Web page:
I felt angry, frustrated and hopeless when I realized how many books were gone forever, and I stewed in those negative feelings for months. I avoided the tasks of deleting the books from the system and re-purchasing the ones that were still relevant and available. I haven’t yet communicated with the faculty or the student body about the magnitude of the problem. But I’m a teacher, and I can’t stay mad at kids forever for being immature and irresponsible because part of my job is helping them grow up.
So, I’ve decided to work with the character education committee, the student newspaper, and maybe the TV production students to reach out to the school community in the new year about the slow disaster that befell the library. I want to ask students to bring back what they’ve taken. More important, I want to encourage them to think about the resources we all share (not only in school), and about how thoughtless actions by a few individuals can harm something on which everyone relies. I want to educate their consciences to make better choices in the future.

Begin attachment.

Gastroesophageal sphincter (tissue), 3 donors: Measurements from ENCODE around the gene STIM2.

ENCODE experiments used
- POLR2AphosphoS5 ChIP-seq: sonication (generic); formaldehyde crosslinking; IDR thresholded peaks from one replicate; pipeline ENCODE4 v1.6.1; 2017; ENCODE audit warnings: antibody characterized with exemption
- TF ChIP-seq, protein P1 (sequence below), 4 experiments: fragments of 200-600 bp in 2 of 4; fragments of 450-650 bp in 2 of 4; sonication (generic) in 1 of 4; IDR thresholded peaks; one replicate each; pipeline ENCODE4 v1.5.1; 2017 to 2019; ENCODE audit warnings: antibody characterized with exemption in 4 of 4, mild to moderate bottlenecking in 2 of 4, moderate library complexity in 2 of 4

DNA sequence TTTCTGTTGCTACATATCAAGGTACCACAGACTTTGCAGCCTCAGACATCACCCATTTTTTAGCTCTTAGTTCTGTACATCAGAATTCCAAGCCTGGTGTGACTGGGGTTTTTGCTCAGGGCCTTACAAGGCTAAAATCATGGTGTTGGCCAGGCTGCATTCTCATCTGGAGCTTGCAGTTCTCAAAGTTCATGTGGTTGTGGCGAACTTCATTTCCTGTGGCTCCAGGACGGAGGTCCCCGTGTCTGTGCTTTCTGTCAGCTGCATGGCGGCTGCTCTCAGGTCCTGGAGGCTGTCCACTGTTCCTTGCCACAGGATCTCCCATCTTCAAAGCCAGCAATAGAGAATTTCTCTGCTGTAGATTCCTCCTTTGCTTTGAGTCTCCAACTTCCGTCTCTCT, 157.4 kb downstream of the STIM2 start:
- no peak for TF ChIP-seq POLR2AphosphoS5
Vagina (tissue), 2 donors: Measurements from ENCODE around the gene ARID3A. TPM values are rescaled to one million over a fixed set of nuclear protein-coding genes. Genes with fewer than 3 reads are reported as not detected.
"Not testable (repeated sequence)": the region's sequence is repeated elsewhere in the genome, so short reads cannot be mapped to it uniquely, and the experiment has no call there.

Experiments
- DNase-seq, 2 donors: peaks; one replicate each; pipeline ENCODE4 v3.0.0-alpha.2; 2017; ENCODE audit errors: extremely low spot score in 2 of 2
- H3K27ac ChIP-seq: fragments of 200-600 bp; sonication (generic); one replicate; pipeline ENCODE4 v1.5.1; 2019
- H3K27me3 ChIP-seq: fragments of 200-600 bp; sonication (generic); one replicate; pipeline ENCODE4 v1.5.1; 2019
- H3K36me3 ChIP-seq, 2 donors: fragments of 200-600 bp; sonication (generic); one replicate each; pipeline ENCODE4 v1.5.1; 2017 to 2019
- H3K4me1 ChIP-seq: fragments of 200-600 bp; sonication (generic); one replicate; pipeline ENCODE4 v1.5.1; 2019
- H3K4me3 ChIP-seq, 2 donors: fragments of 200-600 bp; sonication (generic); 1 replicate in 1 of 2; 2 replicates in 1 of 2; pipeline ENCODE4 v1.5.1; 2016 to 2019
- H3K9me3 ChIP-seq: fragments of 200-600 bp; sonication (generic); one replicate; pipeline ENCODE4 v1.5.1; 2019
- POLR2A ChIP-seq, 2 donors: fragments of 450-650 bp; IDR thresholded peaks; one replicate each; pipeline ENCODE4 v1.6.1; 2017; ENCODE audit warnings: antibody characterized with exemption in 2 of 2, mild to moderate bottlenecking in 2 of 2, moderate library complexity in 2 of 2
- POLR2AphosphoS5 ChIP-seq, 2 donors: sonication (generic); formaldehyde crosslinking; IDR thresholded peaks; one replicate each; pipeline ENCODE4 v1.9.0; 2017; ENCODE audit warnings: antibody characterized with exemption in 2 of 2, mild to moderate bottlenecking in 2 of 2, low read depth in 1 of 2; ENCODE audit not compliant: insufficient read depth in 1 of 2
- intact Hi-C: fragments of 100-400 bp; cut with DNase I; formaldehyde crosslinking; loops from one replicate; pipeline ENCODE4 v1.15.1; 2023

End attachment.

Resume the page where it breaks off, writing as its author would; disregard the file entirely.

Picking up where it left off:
In the end, the only anti-theft system that will stop books from disappearing from the library, and maybe save the human race from itself, is the one within in the hearts of my students.
P.S. Happy New Year, Perfect Whole readers!
UPDATE, FEBRUARY 1, 2012
This morning, the Library received a surprise: a box, waterstained halfway up, filled with 23 library books on a variety of subjects and two textbooks. The latest copyright date on any book is 1992, and no library book has a barcode, so these were taken from the Library sometime before the library was automated in the late 1990s. It was left near the security desk under cover of darkness.
Some of the books would still be usable (a coffee-table sized book of Van Gogh paintings, an illustrated history of 50’s & 60s rock n’ roll, a book of Freud criticism, Todd Gitlin’s The Sixties, a lovely illustrated edition of A Child’s Christmas in Wales) except that they’ve been sitting around someone’s basement for the past twenty years or so and smell so strongly of mold that I need to get them out of here before I have an asthma attack.
The box came with a label taped to it: Library Book Donations. Thanks?
The message is definitely getting out there! Sort of.
Thanks, once again, to Neil Fein of the newly-redesigned Magnificent Nose, this time, for asking the right question, as a wise editor does.